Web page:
A quick glance at this Butler Brothers catalog, Special Catalogue of Baby Carriages, makes it seem like it is just that–a catalog of baby carriages. But after looking more closely, the page showing the “Baby McKee” Carriage stands out. The description reads, “One that is good enough for any president’s grandchild.” Seeing that led to a little research.
Special Catalogue of Baby Carriages is from 1891. The President of the United States at that time was Benjamin Harrison. His term was from 1889-1893, and there were quite a few family members living with him at the White House. One of these was the Harrisons’ daughter, Mary Harrison McKee, who lived there with her husband, James Robert McKee, and their two children.
And, yes, Mary and Robert McKee had a son nicknamed Baby McKee! His name was Benjamin Harrison McKee. He was almost two years old at the time of his grandfather’s inauguration. During the presidential campaign, he received his nickname.
The “Baby McKee” Carriage was made from reeds with steel springs and wooden wheels. It had brightly colored upholstery along with a parasol “covered with satine with neat lace edge.”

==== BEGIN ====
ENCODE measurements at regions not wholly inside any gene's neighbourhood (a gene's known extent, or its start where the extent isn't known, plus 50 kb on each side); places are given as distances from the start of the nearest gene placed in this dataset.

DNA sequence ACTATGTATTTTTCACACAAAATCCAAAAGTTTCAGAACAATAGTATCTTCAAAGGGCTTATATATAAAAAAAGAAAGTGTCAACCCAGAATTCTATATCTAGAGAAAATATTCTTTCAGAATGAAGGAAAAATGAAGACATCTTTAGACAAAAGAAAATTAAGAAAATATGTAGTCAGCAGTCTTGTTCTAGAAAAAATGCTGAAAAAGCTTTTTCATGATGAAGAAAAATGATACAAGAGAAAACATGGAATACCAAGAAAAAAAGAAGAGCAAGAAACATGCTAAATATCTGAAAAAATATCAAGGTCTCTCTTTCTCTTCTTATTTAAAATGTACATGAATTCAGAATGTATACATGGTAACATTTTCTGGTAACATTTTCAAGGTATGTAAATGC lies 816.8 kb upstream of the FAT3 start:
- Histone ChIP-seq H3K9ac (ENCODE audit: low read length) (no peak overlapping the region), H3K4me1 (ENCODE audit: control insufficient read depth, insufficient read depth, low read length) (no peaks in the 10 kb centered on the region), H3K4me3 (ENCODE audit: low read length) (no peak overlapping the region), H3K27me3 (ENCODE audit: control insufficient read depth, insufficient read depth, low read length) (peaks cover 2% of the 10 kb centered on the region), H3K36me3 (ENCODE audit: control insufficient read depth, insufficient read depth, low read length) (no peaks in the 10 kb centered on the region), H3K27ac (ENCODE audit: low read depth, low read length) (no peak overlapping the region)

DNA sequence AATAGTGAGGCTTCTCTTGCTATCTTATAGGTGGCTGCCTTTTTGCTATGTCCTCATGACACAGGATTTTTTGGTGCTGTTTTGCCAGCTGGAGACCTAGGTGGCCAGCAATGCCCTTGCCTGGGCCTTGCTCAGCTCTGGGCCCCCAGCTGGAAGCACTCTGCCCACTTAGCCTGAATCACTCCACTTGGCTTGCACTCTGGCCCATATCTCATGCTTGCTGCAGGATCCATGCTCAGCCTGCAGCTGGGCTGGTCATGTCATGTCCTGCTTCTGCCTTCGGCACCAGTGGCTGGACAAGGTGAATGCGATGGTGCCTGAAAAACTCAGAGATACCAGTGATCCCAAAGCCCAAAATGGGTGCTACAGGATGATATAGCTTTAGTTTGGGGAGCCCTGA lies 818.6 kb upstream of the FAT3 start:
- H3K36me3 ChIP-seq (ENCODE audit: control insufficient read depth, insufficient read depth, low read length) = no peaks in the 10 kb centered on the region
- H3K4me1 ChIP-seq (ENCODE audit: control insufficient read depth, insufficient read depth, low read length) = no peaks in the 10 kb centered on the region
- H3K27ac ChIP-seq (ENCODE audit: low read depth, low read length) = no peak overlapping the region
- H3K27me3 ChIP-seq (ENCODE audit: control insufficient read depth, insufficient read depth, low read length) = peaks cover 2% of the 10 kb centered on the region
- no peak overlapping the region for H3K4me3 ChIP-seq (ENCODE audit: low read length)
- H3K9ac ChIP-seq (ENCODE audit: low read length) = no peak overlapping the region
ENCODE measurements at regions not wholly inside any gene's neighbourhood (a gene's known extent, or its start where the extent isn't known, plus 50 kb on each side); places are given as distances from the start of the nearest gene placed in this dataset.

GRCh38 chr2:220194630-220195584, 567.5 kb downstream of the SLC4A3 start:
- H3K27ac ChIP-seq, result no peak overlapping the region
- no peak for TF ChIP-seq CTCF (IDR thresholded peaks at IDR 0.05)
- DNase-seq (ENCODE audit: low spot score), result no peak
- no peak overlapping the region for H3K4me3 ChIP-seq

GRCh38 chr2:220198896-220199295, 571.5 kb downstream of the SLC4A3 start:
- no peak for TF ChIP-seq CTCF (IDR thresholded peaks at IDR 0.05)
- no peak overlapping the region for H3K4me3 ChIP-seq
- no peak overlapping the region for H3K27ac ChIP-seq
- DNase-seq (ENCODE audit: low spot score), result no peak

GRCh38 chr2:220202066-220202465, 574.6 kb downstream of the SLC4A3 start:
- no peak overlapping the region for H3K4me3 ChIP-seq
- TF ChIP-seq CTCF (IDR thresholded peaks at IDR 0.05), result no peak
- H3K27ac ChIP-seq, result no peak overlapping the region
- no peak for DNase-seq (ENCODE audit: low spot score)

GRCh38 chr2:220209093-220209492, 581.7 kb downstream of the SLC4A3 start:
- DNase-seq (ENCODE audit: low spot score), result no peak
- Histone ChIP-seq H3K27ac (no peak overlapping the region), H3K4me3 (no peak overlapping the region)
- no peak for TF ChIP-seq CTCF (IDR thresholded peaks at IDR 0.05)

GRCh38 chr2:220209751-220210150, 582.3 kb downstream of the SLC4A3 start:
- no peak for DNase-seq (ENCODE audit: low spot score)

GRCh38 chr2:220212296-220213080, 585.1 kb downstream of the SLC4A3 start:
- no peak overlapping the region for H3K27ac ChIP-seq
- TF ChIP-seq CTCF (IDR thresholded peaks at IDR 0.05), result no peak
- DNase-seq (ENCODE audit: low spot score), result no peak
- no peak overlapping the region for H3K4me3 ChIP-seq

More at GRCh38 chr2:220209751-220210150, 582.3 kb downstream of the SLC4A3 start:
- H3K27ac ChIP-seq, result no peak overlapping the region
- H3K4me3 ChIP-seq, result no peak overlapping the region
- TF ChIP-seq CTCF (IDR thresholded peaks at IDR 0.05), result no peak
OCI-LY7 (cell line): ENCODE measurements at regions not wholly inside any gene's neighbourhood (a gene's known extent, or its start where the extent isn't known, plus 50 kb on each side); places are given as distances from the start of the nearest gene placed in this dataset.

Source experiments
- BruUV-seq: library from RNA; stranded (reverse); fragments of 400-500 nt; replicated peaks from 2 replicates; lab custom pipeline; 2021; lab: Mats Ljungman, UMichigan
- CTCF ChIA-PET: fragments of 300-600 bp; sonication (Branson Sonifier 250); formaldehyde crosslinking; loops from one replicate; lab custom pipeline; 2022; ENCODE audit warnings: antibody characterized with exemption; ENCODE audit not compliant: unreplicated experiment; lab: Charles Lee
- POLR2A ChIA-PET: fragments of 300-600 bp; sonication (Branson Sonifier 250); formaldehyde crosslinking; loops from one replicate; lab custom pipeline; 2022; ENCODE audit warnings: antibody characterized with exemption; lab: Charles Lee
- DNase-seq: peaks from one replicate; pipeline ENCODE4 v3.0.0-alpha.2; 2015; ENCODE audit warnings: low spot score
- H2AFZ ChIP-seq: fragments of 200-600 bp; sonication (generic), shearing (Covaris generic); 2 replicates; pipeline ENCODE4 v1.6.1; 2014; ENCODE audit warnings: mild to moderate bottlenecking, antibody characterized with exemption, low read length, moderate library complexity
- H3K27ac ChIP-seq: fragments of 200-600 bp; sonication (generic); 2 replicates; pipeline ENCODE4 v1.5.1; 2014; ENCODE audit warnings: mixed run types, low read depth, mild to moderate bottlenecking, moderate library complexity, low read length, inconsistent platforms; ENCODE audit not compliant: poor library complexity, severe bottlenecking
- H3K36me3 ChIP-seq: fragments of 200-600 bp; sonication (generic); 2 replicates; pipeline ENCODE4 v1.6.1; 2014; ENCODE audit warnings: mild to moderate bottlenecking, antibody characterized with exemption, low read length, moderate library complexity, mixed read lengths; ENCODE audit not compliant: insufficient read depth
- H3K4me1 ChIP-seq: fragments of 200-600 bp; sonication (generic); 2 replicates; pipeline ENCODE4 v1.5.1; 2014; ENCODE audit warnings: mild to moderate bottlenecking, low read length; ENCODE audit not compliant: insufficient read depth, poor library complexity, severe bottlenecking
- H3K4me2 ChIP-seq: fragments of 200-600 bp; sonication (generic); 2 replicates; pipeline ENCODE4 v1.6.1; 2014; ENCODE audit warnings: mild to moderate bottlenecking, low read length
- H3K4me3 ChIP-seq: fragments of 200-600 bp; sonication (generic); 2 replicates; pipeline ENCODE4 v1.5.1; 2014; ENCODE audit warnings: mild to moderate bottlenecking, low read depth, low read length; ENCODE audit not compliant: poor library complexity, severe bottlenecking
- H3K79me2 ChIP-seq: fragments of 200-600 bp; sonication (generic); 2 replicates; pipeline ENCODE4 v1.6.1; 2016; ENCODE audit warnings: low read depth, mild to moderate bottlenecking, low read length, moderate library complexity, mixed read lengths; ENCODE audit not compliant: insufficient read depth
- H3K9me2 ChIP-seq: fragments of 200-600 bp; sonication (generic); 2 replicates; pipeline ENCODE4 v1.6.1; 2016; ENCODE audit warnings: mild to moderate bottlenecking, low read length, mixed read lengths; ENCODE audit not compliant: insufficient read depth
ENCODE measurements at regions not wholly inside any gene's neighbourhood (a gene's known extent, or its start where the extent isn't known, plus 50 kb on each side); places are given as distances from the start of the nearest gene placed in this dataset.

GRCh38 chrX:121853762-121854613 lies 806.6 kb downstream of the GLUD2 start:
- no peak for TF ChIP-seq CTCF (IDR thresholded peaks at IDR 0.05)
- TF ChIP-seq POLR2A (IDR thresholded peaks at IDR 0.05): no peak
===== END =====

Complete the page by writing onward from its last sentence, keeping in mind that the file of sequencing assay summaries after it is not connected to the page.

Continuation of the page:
Each of the carriages illustrated in this catalog have a name such as “Little Darling” Carriage, “Sweet Baby’s” Carriage, or “Little Princess” Carriage. There is even a carriage for a first baby, and its name was, of course, “First Baby’s” Carriage. It was described as “the easiest riding carriage possible” and was the highest priced carriage offered by Butler Brothers at the time.
Special Catalogue of Baby Carriages is located in the Trade Literature Collection at the National Museum of American History Library. The Galaxy of Images includes more pages of baby carriages from this catalog.
Sources consulted include:
Benjamin Harrison. Wikipedia. Accessed 20 May 2013.
Mary Harrison McKee. Wikipedia. Accessed 20 May 2013.
Seale, William. The President’s House: A History. Volume one. Washington, DC: White House Historical Association with the cooperation of the National Geographic Society, 1986.